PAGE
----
Why you hadn’t heard of Patrick Modiano until he won the Nobel, and why you must read him now

by Alan Morris Alan Morris , MA (St Andrews, 1978), Ph.D. (St Andrews, 1985), is Senior Lecturer in French. He has published widely on the Occupation and its legacy, the œuvre of Patrick Modiano and, more recently, the French polar. He is the author of Collaboration and Resistance Reviewed: Writers and the Mode Rétro in Post-Gaullist France (Berg, 1992) and two separate monographs on the work of Patrick Modiano (Berg, 1996 and Rodopi, 2000). He is also the co-editor of Words & Things: Essays in Memory of Keith Foley (University of Glasgow French and German Publications, 2009). 13.10.2014

To the English-speaking world at least, the awarding of the 2014 Nobel Prize for literature to French author Patrick Modiano will probably have come as a surprise. Many won’t even have heard his name.

There is good reason for this. He is renowned in his native France for keeping a very low profile, only venturing into the public spotlight momentarily with the appearance of each new novel. What’s more, few of his novels have been translated into English.

This is probably because the incredibly distinctive ingredients of his universe do not travel particularly well. The poetic, evocative prose that works so well with his fragmented, mysterious narratives, his famous “petite musique”, cannot in translation do the original any justice whatsoever.

This distinctive “little music” is one of the many things that make Modiano’s writing unique. His extensive knowledge of French literature, culture and history is energetically displayed from his very first novel, La Place de l’Etoile (1968). His admiration for Proust and Céline and his love of French poets like Verlaine are a constant in his work. Verlaine’s rhythms can sometimes be seen to infuse his own writing.

Hybrid novels

Modiano views time, memory and the past as the subject matter of all great novels – and this and a fascination with identity underpin his fictional universe. He writes a very hybrid kind of text in which various elements pull against each other generating the ambiguity that has become his trademark. And so the highly literary combines with elements of the detective or crime novel. Historical figures and details from his own life sit alongside the purely invented and the distinction between the two is hard to discern.

His characters likewise often roam over boundaries; are introduced in one work and then crop up again in another or others. Sometimes they are the same, sometimes slightly different (a knowing nod to Balzac’s famous technique). So many of these links exist that it is often said that each successive book is in effect a new chapter of a unified magnum opus that has yet to be completed.

In much the same way that Modiano draws on a wide variety of source material, so too does his writing take on different forms. Although he is best known for his novels, he has also produced, for example, shorter fictional pieces and children’s books, and he has contributed to a number of films, most notably Louis Malle’s Lacombe, Lucien, for which he co-wrote the script. A past member of the Cannes Film Festival jury, Modiano has long been fascinated by the cinema and his fiction is characterised by cinematic techniques – focusing, blurring, dissolves, cuts. This is perhaps why a number of his novels have been adapted (not always successfully) for the screen.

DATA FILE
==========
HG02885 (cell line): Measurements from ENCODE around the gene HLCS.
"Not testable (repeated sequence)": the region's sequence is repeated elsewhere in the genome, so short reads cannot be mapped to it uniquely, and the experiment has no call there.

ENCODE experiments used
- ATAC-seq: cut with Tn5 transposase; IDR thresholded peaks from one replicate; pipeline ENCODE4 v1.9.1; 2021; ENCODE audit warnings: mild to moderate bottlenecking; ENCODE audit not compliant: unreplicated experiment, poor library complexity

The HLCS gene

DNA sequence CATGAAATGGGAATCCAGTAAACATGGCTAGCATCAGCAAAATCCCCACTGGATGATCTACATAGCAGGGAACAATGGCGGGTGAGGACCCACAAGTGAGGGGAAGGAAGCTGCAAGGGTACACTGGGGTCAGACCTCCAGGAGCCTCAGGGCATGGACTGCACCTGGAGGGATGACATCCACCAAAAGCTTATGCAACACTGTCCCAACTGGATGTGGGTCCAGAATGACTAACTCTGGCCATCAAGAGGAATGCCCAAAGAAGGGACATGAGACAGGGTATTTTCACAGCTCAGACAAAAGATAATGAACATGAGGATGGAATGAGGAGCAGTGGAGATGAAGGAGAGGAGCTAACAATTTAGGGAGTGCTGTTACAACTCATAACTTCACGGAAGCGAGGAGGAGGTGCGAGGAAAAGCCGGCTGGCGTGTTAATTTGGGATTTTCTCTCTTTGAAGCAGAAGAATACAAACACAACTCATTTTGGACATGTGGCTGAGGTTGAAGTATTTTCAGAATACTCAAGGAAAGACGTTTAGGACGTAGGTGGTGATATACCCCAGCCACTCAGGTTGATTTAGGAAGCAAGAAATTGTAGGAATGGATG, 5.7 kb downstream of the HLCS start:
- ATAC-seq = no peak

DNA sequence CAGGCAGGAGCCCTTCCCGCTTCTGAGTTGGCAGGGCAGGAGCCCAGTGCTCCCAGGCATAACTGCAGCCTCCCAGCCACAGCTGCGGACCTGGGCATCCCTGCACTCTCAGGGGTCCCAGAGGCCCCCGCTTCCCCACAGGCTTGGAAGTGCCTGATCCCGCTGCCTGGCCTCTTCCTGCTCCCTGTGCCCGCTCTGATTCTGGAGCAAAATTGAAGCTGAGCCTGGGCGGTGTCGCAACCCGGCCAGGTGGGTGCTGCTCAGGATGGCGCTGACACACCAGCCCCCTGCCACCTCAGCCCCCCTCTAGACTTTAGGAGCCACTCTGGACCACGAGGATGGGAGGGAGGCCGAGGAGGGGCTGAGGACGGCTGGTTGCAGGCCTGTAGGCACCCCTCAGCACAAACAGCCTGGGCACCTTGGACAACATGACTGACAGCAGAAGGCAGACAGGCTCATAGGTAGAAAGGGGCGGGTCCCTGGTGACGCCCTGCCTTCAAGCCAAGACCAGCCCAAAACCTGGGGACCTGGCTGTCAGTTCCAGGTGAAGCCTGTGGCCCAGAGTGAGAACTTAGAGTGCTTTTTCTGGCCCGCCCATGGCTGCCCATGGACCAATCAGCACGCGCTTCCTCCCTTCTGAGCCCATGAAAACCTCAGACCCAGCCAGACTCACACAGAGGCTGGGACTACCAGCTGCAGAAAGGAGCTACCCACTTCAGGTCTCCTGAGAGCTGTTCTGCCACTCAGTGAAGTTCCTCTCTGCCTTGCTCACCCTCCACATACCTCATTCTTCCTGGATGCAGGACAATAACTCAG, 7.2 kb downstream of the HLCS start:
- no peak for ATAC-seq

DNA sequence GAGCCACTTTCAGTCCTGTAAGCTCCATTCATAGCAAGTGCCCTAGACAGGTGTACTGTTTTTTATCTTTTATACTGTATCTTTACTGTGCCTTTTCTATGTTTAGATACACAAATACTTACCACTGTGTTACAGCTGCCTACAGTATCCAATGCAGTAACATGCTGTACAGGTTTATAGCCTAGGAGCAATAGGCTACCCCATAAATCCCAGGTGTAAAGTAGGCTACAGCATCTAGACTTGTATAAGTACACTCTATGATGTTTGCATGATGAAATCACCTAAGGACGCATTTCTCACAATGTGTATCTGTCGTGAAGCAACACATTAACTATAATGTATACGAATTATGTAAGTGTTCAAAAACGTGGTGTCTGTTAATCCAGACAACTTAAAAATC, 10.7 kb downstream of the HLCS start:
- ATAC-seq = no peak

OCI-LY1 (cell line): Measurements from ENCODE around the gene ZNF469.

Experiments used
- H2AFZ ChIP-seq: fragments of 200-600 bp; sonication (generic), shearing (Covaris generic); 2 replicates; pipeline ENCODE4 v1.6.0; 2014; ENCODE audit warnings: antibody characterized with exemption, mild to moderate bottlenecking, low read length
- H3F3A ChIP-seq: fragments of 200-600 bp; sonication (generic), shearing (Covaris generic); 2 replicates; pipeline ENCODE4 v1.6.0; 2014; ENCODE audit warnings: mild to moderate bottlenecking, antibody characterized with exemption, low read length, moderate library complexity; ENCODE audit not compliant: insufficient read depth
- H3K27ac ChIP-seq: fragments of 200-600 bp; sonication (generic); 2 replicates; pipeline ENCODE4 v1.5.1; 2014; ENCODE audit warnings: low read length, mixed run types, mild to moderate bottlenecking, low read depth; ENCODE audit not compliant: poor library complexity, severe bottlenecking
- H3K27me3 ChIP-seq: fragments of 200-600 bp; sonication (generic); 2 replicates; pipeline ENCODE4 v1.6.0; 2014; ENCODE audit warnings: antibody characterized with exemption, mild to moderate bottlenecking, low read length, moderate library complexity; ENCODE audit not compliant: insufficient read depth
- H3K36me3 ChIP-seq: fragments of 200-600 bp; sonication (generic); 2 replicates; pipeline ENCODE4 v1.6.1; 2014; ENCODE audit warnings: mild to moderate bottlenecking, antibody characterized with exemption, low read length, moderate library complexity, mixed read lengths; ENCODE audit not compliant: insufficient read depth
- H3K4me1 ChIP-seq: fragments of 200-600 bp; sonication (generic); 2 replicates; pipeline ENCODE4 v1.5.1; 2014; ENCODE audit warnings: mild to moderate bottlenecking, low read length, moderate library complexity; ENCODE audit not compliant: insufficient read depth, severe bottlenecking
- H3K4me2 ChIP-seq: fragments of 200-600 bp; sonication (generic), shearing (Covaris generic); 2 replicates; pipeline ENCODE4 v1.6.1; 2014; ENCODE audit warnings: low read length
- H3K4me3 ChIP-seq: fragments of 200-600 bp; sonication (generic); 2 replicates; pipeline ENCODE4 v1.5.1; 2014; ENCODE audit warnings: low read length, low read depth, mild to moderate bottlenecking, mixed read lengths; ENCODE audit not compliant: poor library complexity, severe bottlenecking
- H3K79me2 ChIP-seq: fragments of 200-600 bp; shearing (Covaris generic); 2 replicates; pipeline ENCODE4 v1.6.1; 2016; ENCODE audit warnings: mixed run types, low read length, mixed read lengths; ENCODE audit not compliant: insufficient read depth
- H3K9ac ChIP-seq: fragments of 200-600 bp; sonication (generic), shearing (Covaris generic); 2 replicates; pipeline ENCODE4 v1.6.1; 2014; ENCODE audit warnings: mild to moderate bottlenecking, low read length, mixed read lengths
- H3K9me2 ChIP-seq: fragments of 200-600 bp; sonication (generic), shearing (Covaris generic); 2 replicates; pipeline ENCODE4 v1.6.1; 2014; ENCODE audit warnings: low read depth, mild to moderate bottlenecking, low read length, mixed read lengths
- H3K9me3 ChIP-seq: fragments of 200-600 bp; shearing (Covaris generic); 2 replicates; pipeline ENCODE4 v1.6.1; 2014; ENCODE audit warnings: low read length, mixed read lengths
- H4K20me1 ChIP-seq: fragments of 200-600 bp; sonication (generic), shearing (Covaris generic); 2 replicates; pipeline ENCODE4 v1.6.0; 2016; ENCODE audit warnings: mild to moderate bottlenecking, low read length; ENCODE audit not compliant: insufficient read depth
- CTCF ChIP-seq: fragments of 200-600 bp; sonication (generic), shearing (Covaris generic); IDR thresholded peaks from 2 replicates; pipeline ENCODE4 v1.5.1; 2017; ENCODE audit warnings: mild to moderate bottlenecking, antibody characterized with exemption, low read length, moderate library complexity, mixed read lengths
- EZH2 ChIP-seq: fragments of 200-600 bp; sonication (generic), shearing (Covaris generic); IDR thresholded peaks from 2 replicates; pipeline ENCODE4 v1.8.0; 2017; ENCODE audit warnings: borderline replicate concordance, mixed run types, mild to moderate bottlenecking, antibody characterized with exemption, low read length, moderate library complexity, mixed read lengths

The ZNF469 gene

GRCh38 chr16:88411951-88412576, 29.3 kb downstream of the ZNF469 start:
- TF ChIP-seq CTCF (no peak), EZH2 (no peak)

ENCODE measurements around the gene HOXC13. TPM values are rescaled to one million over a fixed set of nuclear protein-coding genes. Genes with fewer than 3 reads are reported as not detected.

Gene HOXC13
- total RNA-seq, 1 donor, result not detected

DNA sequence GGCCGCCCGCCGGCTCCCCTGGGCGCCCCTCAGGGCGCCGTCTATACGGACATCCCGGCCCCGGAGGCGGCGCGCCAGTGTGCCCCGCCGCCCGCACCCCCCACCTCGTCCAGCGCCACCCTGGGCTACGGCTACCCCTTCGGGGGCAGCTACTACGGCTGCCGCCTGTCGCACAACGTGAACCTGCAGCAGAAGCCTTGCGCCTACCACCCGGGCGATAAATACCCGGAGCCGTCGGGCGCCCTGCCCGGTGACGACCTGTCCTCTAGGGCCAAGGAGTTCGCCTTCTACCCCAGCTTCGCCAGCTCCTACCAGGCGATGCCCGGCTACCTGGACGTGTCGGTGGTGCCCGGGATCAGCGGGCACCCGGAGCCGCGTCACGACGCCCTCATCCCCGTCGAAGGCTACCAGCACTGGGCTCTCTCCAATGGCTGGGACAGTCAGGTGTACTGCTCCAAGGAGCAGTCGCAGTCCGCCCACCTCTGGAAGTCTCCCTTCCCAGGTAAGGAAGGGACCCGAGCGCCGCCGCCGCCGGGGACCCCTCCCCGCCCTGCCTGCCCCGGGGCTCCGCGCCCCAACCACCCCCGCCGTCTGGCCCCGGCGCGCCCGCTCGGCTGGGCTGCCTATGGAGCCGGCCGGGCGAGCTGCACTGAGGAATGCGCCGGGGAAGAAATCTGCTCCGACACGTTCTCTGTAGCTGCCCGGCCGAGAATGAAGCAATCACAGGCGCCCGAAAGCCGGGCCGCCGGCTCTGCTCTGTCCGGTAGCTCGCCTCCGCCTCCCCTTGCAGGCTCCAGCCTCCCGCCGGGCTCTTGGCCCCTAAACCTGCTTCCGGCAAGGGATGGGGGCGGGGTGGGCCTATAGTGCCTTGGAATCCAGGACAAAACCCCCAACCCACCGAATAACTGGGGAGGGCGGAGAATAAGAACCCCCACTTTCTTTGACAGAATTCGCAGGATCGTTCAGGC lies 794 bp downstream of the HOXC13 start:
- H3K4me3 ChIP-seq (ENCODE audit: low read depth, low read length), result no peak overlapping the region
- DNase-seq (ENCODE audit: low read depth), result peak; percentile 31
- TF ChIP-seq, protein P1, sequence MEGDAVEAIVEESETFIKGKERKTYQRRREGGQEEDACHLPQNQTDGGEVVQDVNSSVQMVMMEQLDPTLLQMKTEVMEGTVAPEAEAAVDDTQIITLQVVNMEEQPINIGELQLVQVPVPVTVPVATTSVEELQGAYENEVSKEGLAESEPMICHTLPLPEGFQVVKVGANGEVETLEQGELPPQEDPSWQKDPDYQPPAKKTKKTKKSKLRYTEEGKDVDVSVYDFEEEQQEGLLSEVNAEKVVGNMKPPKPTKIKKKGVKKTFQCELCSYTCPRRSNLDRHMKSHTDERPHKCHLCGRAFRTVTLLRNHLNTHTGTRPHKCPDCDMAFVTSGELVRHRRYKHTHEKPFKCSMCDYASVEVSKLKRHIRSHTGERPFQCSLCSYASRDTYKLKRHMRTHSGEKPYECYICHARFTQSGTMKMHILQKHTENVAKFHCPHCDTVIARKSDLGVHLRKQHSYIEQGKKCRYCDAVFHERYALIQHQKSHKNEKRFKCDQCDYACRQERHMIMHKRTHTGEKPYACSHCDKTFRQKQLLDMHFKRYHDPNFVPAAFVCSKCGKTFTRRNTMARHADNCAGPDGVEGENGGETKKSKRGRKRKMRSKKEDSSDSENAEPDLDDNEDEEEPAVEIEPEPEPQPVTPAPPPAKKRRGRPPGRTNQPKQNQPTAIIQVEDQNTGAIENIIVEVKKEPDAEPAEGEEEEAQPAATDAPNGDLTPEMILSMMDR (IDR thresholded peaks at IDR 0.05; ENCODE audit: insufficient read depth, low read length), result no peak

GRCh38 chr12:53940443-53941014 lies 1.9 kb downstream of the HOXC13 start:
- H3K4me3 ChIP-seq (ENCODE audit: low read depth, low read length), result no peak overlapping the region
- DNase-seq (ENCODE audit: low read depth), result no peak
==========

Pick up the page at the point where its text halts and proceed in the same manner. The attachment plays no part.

In France, Modiano’s fiction initially made an impact because of its unconventional focus on the dark years of the wartime Occupation and more particularly on the poorly-known French Gestapo. But nowadays he is appreciated as a writer of mysteries which are investigated but never fully solved, a writer who, through this basic device, explores concerns which are of moment today and will remain so. His novels think about the irrecoverability of the past, preserved only partly in documents and in memory – and to which mere “traces” provide some tantalising insight. The interaction between past, recollection and identity is the chime that runs through his work, highlighting our inability really to know others and in many ways ourselves.

An accessible Proust

He may well be “a Proust for our time”, as Peter Englund said when announcing the Nobel award, but he is also in many ways the antithesis of the author of A la Recherché du Temps Perdu. He is committed to writing novels that can be read in a single sitting and which are extremely accessible, even if their apparently simple style can seem to mask a concern with serious issues.

Modiano, finally, is an author whose work tends to be precisely situated. We might say that Peter Ackroyd is the novelist of London, and that Ian Rankin is the novelist of Edinburgh. If so, then Patrick Modiano is the novelist of Paris, a Paris which provides a solid counterweight to the often dream-like quality of his writing, and a Paris which, despite its familiarity, is often strangely threatening.

For all of these reasons, Modiano’s fiction is of course best read in the original French. But should Anglophone readers wish to test the waters with one of the translations, then The Search Warrant, about an investigation into a young Jewish girl deported and killed in the Nazi death camps, may be a good place to start.

Patrick Modiano certainly deserves to be better known outside of his native country. There, he has consistently had the happy knack of appealing to critics, intellectuals and academics, while at the same time unfailingly featuring in the best-seller lists. France will not have been surprised by the novelist’s success.

The Conversation

Alan Morris receives funding from the British Academy; The Carnegie Trust for the Universities of Scotland

This article was originally published on The Conversation. Read the original article.

Rate this essay

Click the stars to rate

Recent Essays

Archive